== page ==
9781601421180

It's a Green Thing

by
  • ISBN13:

    9781601421180

  • ISBN10:

    1601421184

  • Format: Trade Paper
  • Copyright: 2009-02-17
  • Publisher: Multnomah
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Summary

With her mother in jail, 16-year-old Maya Stark is sent to live with her Uncle Allen and cousin, Kim Peterson. Maya has recently committed her life to Christ and is looking forward to living a normal life. Instead, Maya finds herself facing a whole new set of challenges.

Author Biography

Melody Carlson is an award-winning, best-selling author of more than two hundred books for teens, women, and children. She and her husband enjoy an active lifestyle of hiking, camping, and biking in the beautiful yet mysterious Pacific Northwest, where she says, “A new story seems to lurk around every corner.”

Excerpts

My cousin Kim gave me a new diary yesterday. She received it for graduation, but she prefers to journal on her computer.

“With a security lock, of course,” she confessed. Anyway, this nicely bound book (a green product made of recycled materials) seems to be enticing me to write. Especially since I already filled up my old diary, which is safely hidden away in one of my suitcases tucked into the back of the guest room closet. Okay, as both Kim and my uncle keep telling me, “It’snotthe guest room, Maya. It’syourroom.” I’m trying to see it that way. But it’s not easy. So much about my life is not easy…but I must admit that it’s getting better. And I do have hope.

Anyway, since today was rather interesting and the beginning of summer vacation, I will start here. Although to get “here,” I need to go back to before the school year ended. I’d been attending Harrison High for several weeks when Mr. Fenton challenged our art class to volunteer for a community project. We’d been invited by the park district to create a mural on a downtown youth center. A lot of kids signed up, and everyone seemed supportive and interested. But today, the first day of the project, Marissa Phillips and I were the only ones to actually show.

“It figures,” she said as the two of us stood gazing up at the big, boring wall. The paint was splotchy looking, with random beige smears that resembled a bad case of psoriasis. Probably someone’s attempt to hide the graffiti and tagging, although a few offensive words still showed through.

“What do you mean?” I asked.

“That no one else would come.”

“Why’s that?” I adjusted the twisted strap ofmy OshKosh overalls. I’d gotten dressed pretty quickly this morning, barely managing to catch the downtown bus.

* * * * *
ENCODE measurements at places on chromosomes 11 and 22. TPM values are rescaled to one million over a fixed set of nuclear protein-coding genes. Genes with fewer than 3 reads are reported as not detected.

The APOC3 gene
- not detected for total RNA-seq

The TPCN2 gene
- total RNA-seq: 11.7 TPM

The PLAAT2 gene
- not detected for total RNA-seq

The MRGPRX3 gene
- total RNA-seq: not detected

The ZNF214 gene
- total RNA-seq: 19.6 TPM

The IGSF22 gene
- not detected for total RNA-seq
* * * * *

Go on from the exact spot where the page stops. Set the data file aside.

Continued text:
“Because people are basically selfish.”

I turned and looked at her. With hands planted on her hips, Marissa stared at the ugly wall and frowned. For some reason, when I first began attending Harrison High, I felt drawn to this girl. Like we shared some commonality. And I suppose we do have some physical similarities. We’re both tall and have long
hair, although hers is straight and mine is curly. And because she dyes it black, her hair’s a lot darker than mine. I think that’s why her complexion looks so pale. Whereas mine (thanks to my dad) is the color of café au lait.

But our looks aside, we are similar in other ways too. Or maybe we both just have an attitude. She’s not afraid to speak her mind and has opinions that not everyone shares. She’s also two years older than I am. In fact, she just graduated with my cousin Kim. Not that she seems older exactly. Or maybe I just feel older than sixteen. Sometimes I feel like I’m in my thirties. But a hard life can do that to a person.

“So if that’s true,” I asked Marissa, “if people are basically selfish, why are you here?”

She laughed. “I thought you knew.”

“Knew?”

“I’m doing community service.”

“For what?”

“Oh…something that happened a couple of months ago. I guess you hadn’t moved here yet.”

“What did you do?”

“I got caught with alcohol in my car.”

“Driving under the influence?” I knew Marissa was kind of a wild child, but I thought she had more sense than that.

“No.” She shook her head firmly. “I wasn’t under the influence. I was underage.”

“Well, obviously.”

“It didn’t really help much that my dad’s a cop.” She made a face as she reached into her bag and retrieved a pack of cigarettes. She shook one out,

Excerpted from It's a Green Thing by Melody Carlson
All rights reserved by the original copyright owners. Excerpts are provided for display purposes only and may not be reproduced, reprinted or distributed without the written permission of the publisher.

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